11/21/2006

All Movie Talk, Episode 8

Posted in Episodes at 5:00 am by Sam

Show contents, with start times:

  • Second Take: Casino Royale (1:34)
  • Trivia Question: Lillian Gish (10:39)
  • Film Buff’s Dictionary: Jump Cut (11:12)
  • Best of the Year: 1927-1939 (14:24)
  • Top 6: Disappointing Movies (28:38)
  • How To: Survive an Action Movie (43:11)
  • Closing: Trivia Answer, Letters, Preview of Next Week (56:41)

Press the Play button below to listen to the podcast, or the Download link to save it. Here’s how you can download new episodes automatically.

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11/21/2006

Top 6: Disappointing Movies

Posted in Top 6 at 5:00 am by Sam

Our Top 6 list for Episode 8 is about movies you were excited about seeing but ultimately disappointed you. They may not necessary be bad — all of Sam’s picks are of bad movies, but some of Stephen’s are actually good, just less than what he was hoping for. What’s interesting about this topic is it says more about our expectations than about the movies themselves.

What movies disappointed you?

As always, we recommend listening to the episode before reading further.

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11/20/2006

Supporting

Posted in Oscars at 5:00 am by Sam

One of the strange things about the Academy Awards is how arbitrary qualification for the supporting acting awards is. The supporting acting categories were created in 1936. The rules of eligibility have evolved over time, but the bottom line is that there is no bottom line about what constitutes a lead performance and what constitutes a supporting performance. The decision is made by the studio, which decides on its own which category it wants to submit to and campaign for.

This can lead to oddities, like Frances McDormand going lead for Fargo (1996) with 28 minutes of screen time, while William H. Macy went supporting with 32. But McDormand dominates memory of the film, so maybe it makes sense. On the other hand, some performances seem even too short for supporting. Beatrice Straight won supporting for Network (1976), for less than six minutes of screen time. But it was a brilliant performance, and that’s what counts.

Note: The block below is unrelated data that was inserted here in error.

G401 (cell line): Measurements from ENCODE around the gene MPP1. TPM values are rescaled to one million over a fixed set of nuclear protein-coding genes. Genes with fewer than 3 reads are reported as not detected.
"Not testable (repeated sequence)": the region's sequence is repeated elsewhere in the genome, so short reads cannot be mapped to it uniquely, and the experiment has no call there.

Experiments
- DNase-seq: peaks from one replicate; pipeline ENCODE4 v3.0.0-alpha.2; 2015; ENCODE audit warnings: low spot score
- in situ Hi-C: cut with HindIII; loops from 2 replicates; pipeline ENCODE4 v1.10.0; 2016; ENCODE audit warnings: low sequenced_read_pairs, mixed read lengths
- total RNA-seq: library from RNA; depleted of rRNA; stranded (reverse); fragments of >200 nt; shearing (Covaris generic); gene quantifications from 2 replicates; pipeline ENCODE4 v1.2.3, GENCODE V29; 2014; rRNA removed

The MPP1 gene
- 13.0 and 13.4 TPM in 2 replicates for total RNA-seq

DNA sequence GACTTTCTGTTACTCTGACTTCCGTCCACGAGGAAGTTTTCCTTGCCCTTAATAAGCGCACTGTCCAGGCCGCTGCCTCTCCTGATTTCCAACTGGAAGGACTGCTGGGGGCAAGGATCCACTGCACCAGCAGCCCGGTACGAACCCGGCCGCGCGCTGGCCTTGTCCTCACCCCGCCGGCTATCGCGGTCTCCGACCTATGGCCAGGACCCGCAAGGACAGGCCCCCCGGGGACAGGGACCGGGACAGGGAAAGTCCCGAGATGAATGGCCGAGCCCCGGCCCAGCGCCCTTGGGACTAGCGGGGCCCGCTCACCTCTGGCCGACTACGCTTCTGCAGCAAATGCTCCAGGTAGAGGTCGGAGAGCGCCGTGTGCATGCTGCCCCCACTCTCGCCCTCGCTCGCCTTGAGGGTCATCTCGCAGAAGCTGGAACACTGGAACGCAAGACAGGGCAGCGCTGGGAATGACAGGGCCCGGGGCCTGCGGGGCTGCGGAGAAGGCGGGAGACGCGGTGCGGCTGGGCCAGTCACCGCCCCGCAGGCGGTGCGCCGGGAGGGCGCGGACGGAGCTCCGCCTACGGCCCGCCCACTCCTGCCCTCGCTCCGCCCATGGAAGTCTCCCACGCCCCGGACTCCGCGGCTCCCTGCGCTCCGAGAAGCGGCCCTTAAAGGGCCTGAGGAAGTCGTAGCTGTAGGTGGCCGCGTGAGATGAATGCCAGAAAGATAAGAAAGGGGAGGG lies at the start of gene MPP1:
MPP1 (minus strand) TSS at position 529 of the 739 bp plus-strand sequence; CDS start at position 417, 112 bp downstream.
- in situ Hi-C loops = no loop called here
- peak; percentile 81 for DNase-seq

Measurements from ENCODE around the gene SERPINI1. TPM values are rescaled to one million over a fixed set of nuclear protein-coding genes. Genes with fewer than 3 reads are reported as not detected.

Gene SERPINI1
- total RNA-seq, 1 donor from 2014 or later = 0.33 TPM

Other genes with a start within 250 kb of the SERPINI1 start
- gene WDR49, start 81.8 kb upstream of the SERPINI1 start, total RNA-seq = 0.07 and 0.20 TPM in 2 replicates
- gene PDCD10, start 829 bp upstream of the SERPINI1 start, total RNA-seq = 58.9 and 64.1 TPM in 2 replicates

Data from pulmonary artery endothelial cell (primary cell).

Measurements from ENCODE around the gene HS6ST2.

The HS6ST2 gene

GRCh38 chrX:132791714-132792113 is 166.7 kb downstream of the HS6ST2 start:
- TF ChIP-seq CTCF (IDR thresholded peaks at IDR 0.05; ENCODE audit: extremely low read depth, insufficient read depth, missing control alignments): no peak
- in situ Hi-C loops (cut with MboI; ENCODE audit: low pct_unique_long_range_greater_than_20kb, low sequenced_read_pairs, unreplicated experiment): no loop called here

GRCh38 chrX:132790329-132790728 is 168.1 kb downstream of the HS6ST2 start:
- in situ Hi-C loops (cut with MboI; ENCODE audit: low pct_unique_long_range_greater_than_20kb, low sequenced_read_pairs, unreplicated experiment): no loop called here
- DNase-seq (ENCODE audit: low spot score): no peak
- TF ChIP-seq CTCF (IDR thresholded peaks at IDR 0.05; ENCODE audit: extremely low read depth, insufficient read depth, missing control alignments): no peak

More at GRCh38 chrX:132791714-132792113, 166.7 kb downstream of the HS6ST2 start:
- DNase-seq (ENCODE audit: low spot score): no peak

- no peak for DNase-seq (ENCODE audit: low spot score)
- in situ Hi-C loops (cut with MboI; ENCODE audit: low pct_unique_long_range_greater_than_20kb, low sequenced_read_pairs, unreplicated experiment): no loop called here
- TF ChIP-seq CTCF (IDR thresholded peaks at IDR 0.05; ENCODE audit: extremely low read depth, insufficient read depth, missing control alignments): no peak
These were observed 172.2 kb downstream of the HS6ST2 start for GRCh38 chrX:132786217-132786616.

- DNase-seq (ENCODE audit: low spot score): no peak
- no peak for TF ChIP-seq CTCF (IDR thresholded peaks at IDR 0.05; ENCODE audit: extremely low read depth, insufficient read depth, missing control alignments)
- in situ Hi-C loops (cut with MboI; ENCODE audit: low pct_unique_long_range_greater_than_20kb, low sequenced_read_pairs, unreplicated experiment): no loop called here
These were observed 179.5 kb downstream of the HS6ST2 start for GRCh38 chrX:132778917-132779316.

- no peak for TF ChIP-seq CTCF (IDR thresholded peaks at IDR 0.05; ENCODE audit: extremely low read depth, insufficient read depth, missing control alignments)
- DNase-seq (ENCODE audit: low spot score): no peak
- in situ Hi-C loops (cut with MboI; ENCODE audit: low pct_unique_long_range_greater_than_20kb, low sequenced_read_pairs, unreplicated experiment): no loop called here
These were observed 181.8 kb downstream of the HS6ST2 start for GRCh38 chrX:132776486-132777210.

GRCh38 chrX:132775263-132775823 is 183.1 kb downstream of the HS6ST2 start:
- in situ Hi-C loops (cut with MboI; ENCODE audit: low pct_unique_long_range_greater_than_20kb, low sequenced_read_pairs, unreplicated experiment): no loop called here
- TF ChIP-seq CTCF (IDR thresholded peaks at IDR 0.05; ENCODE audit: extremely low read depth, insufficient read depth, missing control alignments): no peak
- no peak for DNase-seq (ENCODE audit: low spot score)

Anyway, this year in particular, there seems to be more than the usual amount of unpredictability about who goes where. Oscar prognosticators are stuck until the respective studios make some decisions. Here’s a brief rundown:

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11/18/2006

Blooper: And Finally

Posted in Bloopers at 5:00 am by Sam

We’re accumulating bloopers at a slightly faster rate than one per episode, so to keep up, we’ll start sometimes posting a blooper on Saturdays in addition to the regular Friday bloopers.

This one is pretty self-explanatory. It’s from the introduction of Episode 5. Stephen did just fine recording his bit, right up until the end.

 
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11/17/2006

Here, There, and Everywhere

Posted in Side Topics at 12:00 pm by Sam

Ever notice how some sequels are really remakes in a new setting?

Speed was on a bus. Speed 2 was on a boat.

Gremlins was in a small town. Gremlins 2 was in a skyscraper.